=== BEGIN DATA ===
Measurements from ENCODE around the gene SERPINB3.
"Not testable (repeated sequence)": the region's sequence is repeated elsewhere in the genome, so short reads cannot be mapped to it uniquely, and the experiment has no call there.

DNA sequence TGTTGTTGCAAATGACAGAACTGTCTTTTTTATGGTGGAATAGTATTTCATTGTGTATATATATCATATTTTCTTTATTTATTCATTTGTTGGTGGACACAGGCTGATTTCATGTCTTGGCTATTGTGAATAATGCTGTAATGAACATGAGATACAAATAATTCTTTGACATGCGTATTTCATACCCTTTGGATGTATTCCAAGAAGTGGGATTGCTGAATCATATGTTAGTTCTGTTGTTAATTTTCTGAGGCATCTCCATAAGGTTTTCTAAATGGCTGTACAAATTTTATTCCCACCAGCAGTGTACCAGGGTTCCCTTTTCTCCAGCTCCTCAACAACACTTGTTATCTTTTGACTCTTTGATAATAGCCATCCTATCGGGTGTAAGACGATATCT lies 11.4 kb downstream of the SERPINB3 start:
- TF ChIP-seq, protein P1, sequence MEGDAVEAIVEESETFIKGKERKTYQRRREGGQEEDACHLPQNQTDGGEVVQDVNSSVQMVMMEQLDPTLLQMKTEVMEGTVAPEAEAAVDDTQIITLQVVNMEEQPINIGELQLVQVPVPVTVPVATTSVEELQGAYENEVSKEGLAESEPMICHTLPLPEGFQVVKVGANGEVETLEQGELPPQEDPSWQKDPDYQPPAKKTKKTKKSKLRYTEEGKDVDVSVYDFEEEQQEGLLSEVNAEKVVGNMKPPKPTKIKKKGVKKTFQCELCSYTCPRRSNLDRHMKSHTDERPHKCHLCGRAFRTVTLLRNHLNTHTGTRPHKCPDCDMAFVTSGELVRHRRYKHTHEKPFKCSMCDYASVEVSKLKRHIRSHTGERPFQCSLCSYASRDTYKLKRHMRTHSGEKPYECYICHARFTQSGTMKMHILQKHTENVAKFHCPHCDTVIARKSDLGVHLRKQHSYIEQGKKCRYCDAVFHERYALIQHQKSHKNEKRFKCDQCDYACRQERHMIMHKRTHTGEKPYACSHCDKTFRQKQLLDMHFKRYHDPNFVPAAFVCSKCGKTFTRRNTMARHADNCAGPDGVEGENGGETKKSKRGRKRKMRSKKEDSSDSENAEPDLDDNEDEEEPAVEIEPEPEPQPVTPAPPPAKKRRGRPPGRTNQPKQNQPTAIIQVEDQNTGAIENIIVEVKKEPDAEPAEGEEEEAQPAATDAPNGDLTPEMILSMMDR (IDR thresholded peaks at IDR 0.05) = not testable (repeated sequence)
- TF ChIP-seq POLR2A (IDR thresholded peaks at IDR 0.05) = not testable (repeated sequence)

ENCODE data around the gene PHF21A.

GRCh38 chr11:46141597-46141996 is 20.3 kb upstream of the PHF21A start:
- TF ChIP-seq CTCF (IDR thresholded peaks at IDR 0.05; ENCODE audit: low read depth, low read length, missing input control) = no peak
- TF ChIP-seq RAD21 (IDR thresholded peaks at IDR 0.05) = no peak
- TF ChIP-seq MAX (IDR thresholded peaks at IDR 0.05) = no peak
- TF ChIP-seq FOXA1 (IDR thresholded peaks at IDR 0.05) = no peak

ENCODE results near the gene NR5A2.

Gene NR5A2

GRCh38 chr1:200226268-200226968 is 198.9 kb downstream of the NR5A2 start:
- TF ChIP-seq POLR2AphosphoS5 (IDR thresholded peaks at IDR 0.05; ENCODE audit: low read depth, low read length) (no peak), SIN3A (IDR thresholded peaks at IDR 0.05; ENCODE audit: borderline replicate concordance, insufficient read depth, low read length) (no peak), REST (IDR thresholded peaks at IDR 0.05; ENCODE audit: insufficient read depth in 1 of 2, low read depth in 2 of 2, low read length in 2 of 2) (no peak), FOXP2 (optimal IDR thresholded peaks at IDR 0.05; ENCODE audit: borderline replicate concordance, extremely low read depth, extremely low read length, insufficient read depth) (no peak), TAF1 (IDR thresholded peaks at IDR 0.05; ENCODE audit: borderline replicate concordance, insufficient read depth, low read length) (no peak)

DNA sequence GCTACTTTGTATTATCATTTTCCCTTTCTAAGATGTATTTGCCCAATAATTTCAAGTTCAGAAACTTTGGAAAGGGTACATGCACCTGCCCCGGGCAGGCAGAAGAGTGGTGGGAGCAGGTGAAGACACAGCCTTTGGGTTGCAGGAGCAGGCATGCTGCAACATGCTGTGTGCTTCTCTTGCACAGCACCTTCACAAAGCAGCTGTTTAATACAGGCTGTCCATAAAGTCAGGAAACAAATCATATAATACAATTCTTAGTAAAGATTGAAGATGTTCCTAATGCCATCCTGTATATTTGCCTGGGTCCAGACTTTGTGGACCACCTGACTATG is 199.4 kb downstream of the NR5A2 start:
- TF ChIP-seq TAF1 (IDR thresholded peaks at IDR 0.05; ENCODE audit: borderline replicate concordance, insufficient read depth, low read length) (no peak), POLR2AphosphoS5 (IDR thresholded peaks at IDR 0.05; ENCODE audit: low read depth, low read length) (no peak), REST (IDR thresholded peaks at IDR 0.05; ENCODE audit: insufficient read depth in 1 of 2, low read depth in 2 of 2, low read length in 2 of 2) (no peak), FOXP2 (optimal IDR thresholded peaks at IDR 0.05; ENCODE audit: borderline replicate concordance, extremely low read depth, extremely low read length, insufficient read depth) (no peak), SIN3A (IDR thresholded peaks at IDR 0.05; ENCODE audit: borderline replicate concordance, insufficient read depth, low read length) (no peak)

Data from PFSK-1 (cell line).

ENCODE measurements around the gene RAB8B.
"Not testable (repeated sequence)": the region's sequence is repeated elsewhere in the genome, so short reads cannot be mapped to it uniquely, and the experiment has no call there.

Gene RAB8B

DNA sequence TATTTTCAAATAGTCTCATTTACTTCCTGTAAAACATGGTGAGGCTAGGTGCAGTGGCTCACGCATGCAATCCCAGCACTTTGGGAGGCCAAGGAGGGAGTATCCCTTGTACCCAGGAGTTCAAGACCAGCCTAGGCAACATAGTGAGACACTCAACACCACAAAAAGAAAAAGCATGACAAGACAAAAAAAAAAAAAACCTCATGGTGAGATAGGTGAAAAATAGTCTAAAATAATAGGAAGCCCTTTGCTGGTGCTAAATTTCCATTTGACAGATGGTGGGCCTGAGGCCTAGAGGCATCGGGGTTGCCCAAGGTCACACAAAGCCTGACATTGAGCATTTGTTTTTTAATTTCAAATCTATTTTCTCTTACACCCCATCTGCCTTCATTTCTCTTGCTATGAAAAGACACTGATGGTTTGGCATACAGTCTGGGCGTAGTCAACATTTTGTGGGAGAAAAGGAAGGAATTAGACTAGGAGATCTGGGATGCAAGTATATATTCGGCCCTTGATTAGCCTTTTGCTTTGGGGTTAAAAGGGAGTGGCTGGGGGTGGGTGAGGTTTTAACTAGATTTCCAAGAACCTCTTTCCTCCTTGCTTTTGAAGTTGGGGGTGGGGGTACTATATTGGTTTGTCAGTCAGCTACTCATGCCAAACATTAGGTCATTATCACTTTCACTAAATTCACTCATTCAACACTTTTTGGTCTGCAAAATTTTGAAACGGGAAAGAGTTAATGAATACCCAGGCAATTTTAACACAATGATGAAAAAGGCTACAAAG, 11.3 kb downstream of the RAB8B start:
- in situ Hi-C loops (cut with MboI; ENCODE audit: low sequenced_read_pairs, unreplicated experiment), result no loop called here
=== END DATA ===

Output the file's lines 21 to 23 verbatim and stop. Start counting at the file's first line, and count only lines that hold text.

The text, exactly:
Gene RAB8B

DNA sequence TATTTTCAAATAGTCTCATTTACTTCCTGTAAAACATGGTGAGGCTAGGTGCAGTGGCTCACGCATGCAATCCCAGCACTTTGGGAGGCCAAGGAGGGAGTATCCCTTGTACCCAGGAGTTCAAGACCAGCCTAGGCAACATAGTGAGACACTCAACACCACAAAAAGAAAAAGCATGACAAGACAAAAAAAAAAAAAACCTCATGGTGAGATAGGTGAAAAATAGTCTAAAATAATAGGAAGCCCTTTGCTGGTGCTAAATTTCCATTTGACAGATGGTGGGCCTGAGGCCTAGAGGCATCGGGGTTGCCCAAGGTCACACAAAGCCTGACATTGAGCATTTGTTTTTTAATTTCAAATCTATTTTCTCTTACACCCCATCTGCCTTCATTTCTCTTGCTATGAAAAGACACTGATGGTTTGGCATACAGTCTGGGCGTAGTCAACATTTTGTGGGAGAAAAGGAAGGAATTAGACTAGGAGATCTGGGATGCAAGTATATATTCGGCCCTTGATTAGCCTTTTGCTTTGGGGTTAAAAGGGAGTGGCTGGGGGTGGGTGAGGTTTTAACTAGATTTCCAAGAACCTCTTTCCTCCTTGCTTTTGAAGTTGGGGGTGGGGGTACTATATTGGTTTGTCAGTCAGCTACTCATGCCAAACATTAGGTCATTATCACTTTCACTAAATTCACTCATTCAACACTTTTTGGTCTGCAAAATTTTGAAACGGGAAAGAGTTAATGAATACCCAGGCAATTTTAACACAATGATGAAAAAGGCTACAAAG, 11.3 kb downstream of the RAB8B start:
- in situ Hi-C loops (cut with MboI; ENCODE audit: low sequenced_read_pairs, unreplicated experiment), result no loop called here